Between 1946 and 1949 the Lauten-Collegium alone gave more than 300 concerts. The performers travelled in a jeep that they had jointly acquired. Their preferred fee in these times of rationing and austerity was petrol. Among Gerwig s fellow chamber recitalists were a number of leading proponents of the early music movement, including the gambist August Wenzinger (CD 1), but he also made numerous gramophone recordings, as well as taking part in countless radio and television broadcasts at this time. It was not least as a result of these recordings that Gerwig became known and admired as an influential lutenist and as a leading artistic authority on the lute, his reputation extending far beyond the borders of his native Germany. In 1952 Walter Gerwig was invited to teach the lute at the Cologne Academy of Music, where he was also responsible for a course on the performing practice of early music. As such, he was the only German lutenist active at any of the country s music academies during the 1950s. His most famous pupils include Eike Funck, Jürgen Hübscher, Dieter Kirsch, Michael Schäffer, who took over Gerwig s lute class after his death in 1966, and, above all, Eugen Dombois, who in 1962 established a lute class at the Schola Cantorum Basiliensis, where he continued to teach until Among the alumni of Dombois s class are Paul O Dette, Toyohiko Satoh and Hopkinson Smith, all three of whom are still active and widely considered to be among the most important lutenists currently appearing on the world s stages. Gerwig was held in high esteem by his pupils. Dieter Kirsch, who for many years was the principal of the Würzburg Academy of Music, recalls: His language, which grew correspondingly rich in imagery whenever he needed to clarify musical processes; his wealth of ideas whenever he had to find succinct examples to illustrate technical problems; and his ever-present superiority whenever he picked up his instrument in order to demonstrate his ideas on music left such a lively impression that all who think of him as a person are also bound to think not only of the picture of a creative individual and sensitive artist but also of an exemplary teacher. Eike Funck reports something very similar. She set up the first course in the performing practice of early music as a lecturer in early music at the Hamburg Academy of Music:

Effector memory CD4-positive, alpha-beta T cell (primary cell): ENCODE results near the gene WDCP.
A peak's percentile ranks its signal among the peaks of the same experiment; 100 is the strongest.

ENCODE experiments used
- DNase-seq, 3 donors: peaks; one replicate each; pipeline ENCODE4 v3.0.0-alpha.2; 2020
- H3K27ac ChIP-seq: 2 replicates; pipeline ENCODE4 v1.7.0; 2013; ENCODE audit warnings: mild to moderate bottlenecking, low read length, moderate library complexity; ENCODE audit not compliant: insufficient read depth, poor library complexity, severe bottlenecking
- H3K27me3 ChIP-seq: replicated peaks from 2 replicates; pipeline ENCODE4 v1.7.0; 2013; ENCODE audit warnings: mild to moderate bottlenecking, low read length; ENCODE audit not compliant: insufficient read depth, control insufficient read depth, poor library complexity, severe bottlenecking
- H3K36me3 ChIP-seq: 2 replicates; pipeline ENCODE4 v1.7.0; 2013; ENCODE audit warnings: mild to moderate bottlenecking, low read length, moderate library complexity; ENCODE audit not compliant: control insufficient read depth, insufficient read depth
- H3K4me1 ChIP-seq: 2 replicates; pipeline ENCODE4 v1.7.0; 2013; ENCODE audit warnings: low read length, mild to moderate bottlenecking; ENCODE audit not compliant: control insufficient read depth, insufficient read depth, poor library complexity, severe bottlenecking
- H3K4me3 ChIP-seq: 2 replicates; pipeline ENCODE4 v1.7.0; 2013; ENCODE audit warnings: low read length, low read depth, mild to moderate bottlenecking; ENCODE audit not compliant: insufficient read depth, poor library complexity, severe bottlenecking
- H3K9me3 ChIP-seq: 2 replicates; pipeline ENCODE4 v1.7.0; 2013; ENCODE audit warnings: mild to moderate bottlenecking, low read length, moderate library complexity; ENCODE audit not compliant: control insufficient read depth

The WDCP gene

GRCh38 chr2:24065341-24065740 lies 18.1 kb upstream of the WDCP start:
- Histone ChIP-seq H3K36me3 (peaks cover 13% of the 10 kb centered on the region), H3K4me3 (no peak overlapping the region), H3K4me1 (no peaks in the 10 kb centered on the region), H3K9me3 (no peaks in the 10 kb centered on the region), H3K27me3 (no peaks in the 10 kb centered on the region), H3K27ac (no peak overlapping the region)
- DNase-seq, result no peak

An essential hallmark of his teaching was a language that was rich in imagery and that he used to explain musical processes. For example, he would demonstrate how a musical phrase should end by reference to a bird coming in to land, breaking its landing by stretching out its wings and coming to rest softly on the ground an admirable image for the purposeful shaping of a melodic line with an unaccented final note. Improvisation was a recurrent theme in all his lessons, not just in continuo playing. In this regard he proved to be unusually witty: the exercises that he devised on the train from Bonn to Cologne and that became harder with each passing week turned out to be highly Romantic harmonizations of simple nursery songs, producing a guessing game that brought cheer to the hearts and minds of the students who were struggling to master difficult chords. The period of Gerwig s teaching activities in Cologne in the 1950s also coincided with the reconstruction and dissemination of early music, especially through the medium of gramophone recordings. Deutsche Grammophon had launched its Archiv- Produktion label in 1947 in order to promote early music. Two years later Gerwig recorded Bach s Lute Suite BWV 995 for the label, a pioneering feat in every way. In order to appreciate the achievement that this recording represents, we need only to recall that it was not until 1946 that the first complete recording of one of Bach s five multi-movement works for the lute had been released, when Wanda Landowska s harpsichord recording of the Prelude, Fugue and Allegro BWV 998 had appeared. Previously, it was above all guitarists who had availed themselves of Bach s works for solo violin and cello and recorded arrangements of individual movements from them. Gerwig remained without any imitators for many years, for no other lutenist during the 1950s was prepared to risk making a recording of a complete Bach suite. Not until 1964 did an LP devoted exclusively to lute works by Bach first appear on the international market: it was by Gerwig. The following year he received the German Record Critics Award for another recording of Baroque music for the lute. Gerwig s standing among professional circles is clear not least from the fact that his entry in the encyclopaedic Musik in Geschichte und Gegenwart the Bible of musicologists at that time had nothing but praise for him: In Germany, Walter Gerwig has raised the lute from its relatively theoretical and amateur beginnings and thanks to his artistic mastery granted it a place among concert instruments. He must take considerable credit for the rediscovery and dissemination of the lute and of its music, especially through his numerous gramophone recordings. Devoted to Walter Gerwig, the present anthology offers a small insight into the great legacy of this pioneer of e arly music. (Jörg Jewanski)